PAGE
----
Posted on Tuesday, March 30th, 2010 at 4:59 am
Author: Renee Martin
When Sandra Bullock won an Oscar for her role as a White saviour in the movie “The Blind Side,” she spoke movingly about her husband Jesse James and what their relationship means to her. It had to be quite a shock when it was revealed a few days later that James had been unfaithful. From Barbara Walters to Betty White, Americans have rallied around Bullock.
Unsurprisingly, Jesse James’ mistress, Michelle “Bombshell” McGee, has been slut-shamed in public. McGee has been compared to Bullock, and found wanting. Critics have pointed to reports that she gives the Nazi salute, has participated in a photo shoot wearing Nazi regalia, and is reported to have White supremacist decor throughout her home. She also has the letters “W P” tattooed on her body and though she claims that the letters stand for “wet p*ssy,” based on her previous behavior, it’s more likely that the letters stand for “white power.”
Meanwhile, Jesse James’ former wife is now married to an admitted skinhead. Finally, in what is perhaps the most telling detail, the logo for James’ company is eerily similar to the German iron cross. There is now open speculation as whether or not his affair and the logo signify that James is indeed a White supremacist.
Judging from the fact that she has left the home she shared with James, it is safe to assume that Bullock was not aware of her husband’s lecherous behavior, but can the same really be said about his alleged White Supremacist leanings? White supremacists are not known to be quiet about their political leanings. If James is indeed a White supremacist, it is unlikely that he would be able to hide his bigotry for a long period of time. So what does this tell us about Sandra Bullock, America’s Sweetheart?
Bullock won an Oscar for dutifully playing an altruistic White woman, saving Blacks from themselves. Melissa Anderson of the Dallas Observer, describes “The Blind Side” as:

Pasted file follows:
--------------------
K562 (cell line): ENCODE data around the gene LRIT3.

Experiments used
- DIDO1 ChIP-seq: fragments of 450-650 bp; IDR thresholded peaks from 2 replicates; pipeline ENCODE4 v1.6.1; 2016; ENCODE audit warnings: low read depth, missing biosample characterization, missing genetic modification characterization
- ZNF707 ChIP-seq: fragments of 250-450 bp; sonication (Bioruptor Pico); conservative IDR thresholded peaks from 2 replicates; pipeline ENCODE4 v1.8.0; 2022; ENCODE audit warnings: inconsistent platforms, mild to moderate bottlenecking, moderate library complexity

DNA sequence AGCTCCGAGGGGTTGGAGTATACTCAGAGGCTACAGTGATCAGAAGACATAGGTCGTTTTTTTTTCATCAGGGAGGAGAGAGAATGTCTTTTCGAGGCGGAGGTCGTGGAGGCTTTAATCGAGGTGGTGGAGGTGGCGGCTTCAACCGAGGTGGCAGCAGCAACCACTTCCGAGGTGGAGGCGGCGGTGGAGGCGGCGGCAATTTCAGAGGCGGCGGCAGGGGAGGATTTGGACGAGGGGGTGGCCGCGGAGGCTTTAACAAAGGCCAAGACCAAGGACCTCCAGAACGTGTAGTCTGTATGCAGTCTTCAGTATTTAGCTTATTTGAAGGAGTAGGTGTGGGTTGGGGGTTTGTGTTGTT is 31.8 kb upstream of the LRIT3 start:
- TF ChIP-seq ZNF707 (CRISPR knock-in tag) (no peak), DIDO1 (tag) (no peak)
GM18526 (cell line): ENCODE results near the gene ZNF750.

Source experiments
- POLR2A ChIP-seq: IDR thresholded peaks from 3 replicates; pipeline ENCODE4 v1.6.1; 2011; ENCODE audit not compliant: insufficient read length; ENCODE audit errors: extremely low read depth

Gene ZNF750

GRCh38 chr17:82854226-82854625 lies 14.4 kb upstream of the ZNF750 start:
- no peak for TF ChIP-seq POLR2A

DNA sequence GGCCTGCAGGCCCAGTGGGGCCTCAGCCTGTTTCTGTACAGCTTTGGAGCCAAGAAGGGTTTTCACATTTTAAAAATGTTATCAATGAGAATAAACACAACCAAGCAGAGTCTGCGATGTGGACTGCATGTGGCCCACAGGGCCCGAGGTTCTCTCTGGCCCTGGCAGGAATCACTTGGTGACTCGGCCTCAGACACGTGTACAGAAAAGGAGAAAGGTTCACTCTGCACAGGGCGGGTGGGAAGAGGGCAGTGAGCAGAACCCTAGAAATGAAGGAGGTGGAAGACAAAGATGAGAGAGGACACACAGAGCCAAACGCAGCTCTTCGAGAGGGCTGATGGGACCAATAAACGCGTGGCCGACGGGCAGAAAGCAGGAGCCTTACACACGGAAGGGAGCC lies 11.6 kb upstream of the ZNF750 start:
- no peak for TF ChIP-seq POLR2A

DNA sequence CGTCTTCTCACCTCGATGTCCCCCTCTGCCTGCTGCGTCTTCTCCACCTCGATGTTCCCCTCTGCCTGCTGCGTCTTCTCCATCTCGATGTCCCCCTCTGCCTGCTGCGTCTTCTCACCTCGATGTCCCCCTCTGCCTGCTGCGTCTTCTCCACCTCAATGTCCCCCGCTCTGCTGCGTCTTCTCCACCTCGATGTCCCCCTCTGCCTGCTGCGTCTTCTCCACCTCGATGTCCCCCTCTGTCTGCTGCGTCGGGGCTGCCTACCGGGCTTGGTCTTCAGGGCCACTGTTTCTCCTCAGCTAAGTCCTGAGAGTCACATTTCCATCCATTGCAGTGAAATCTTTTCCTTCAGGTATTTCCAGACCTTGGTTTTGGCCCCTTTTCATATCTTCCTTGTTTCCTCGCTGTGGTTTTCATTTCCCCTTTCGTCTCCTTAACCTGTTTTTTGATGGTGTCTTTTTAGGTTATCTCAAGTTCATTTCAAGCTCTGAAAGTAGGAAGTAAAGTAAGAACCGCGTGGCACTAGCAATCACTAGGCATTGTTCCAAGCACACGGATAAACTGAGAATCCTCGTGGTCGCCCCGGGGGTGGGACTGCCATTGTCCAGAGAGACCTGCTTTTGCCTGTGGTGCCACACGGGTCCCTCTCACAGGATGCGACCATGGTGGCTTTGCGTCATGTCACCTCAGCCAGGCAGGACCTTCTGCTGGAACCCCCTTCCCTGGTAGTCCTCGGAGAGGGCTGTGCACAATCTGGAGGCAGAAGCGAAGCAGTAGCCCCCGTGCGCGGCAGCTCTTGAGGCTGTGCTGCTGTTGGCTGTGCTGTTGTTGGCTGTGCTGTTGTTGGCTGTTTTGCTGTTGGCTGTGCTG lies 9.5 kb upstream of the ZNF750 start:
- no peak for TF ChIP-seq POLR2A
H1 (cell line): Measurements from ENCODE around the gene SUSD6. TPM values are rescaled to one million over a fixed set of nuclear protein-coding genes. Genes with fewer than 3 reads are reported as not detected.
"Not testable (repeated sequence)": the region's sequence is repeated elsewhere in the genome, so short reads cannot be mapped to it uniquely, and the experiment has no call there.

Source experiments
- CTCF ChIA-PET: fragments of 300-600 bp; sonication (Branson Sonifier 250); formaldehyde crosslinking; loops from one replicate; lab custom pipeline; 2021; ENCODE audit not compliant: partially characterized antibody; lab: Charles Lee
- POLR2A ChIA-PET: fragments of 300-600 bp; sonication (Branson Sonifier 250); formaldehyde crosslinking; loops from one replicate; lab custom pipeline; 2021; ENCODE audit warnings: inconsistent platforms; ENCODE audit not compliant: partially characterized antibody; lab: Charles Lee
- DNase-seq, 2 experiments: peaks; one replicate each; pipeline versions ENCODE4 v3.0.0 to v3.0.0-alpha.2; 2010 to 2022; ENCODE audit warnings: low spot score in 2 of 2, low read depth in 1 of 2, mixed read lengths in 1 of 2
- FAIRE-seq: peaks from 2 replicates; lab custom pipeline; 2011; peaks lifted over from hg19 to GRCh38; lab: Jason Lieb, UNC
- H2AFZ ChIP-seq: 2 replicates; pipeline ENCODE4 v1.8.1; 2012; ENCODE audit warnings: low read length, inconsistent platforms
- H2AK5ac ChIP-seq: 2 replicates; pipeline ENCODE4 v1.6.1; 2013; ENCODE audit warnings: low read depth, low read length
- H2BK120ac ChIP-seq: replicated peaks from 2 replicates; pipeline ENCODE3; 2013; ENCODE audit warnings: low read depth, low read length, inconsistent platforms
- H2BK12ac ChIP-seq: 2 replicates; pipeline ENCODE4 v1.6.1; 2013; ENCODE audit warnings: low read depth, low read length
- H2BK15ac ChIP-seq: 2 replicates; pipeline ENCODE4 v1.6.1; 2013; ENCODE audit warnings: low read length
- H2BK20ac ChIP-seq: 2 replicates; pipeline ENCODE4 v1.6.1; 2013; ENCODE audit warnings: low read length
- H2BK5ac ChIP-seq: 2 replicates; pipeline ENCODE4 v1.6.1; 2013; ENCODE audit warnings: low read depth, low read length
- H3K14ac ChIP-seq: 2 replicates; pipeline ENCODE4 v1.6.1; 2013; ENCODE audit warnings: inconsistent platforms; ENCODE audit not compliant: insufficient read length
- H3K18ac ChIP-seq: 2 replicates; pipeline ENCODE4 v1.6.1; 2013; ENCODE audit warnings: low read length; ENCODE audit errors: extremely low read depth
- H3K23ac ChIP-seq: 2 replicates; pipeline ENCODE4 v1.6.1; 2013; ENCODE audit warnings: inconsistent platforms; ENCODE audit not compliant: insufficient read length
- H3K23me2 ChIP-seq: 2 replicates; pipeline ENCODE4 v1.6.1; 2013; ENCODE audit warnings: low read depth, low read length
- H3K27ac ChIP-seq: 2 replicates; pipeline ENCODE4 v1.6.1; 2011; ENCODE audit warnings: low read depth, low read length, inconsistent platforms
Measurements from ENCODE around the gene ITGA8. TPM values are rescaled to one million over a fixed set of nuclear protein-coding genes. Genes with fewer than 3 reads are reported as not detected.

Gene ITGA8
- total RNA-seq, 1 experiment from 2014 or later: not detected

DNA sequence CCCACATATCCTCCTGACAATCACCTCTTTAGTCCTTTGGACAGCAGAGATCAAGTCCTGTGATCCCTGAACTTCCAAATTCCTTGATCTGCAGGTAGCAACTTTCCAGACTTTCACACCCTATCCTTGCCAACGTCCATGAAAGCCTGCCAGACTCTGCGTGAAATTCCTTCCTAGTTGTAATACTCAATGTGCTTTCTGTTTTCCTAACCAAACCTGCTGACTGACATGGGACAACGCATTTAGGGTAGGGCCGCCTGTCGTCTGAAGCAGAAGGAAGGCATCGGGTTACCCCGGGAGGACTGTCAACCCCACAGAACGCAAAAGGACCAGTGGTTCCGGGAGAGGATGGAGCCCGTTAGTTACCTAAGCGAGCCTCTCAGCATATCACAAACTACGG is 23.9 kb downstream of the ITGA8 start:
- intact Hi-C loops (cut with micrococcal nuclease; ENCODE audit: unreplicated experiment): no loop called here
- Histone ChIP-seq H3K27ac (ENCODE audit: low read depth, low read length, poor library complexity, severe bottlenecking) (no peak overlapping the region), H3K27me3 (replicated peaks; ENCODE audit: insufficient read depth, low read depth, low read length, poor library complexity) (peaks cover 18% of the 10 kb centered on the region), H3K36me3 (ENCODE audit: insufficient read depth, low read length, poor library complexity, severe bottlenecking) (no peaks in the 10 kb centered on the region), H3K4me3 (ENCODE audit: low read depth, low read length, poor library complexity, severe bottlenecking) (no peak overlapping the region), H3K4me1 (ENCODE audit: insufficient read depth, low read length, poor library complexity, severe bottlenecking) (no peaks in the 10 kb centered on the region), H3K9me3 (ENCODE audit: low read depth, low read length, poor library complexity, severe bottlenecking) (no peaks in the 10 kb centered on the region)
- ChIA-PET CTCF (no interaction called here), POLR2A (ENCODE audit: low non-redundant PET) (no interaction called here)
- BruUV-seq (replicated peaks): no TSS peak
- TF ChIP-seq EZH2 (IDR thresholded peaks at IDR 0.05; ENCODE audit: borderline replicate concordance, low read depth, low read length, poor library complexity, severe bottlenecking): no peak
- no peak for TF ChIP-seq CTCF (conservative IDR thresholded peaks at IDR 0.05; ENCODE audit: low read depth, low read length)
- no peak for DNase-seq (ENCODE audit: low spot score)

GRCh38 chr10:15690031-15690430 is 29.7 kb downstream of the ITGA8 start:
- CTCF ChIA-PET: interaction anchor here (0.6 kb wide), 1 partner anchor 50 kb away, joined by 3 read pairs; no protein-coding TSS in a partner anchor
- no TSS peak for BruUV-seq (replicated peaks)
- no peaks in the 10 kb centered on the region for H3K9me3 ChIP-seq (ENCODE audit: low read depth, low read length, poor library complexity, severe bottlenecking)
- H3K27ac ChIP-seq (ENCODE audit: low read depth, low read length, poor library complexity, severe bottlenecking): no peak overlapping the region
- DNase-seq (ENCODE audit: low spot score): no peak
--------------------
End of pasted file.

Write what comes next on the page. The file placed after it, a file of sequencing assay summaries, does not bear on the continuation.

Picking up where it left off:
“the movie [that] peddles the most insidious kind of racism, one in which whiteys are virtuous saviours, coming to the rescue of blacks who become superfluous in narratives that are supposed to be about them”.
Perhaps the racism displayed in “The Blind Side” is of a more palatable nature because it extols Whiteness as a virtue, whereas considering the possibility of active White supremacist ideology is untenable, because it implies an overt form of hatred that Americans have convinced themselves is the only signifier of racism. In the so-called post-racial world, accusing someone of being racist is considered a very loaded charge. This is why we often resist questioning situations that are truly problematic.
Alexander Smith once said, “Love is but the discovery of ourselves in others, and the delight in the recognition.” What did James and Bullock see in each other? Why isn’t anyone asking themselves this question? If James is indeed a White supremacist, Bullock would have had to knowingly accept this as simply a character flaw, or she was in complete agreement with his racistm. Regardless of her stance, this situations reads like a testament to Bullock’s views on White privilege.
One can only ignore White supremacy if race or racialized matters bear little to no import on one’s life. My mother would often tell me as a child that birds of a feather flock together, and that who we choose to actively engage with is a reflection of our belief system. This was no casual relationship; James was an active part of Bullock’s intimate life.
None of the stigma of James’ behaviour has attached itself to Bullock. James is constructed as the “bad boy” and represents a teachable moment to all women who insist on loving the rebel. When we say “poor Sandra,” we propagate a cautionary tale of what happens when a supposed “good girl” mixes with the wrong crowd. Was James ever really the wrong crowd as far as Bullock was concerned, though?
Couples will have differences about finances, the frequency of sex, etc., but core beliefs tend to be something that there is an alignment on. There is the old adage that opposites attract, but even in our supposed opposition, there is always some form of consensus to form the basis of a relationship.
What we choose to compromise on in a relationship reveals how attached we are to our moral positions. Even if Bullock finds racism abhorrent, having an intimate relationship with an alleged White supremacist reveals that perhaps the level to which she believes in equality is questionable at best.
There have been many instances in which one half of a couple has engaged in illegal behaviour without the other spouse being aware. In the case of the Madoffs, you have Bernie stealing millions of dollars without his wife’s knowledge. The major difference here is that Bernie’s situation involved finances, as opposed to a core philosophy. A corporation is a separate entity, whereas White supremacy is not something one can just shrug off like a work jacket at the end of the day.
How blind is love, really? We already know that Bullock had no problem playing the role of a racist White woman in the movie “Crash,” and a White saviour in “The Blind Side.” Perhaps, the truth is closer to fiction than we realize.
Global Comment © 2012 | Design & Developed by : Slate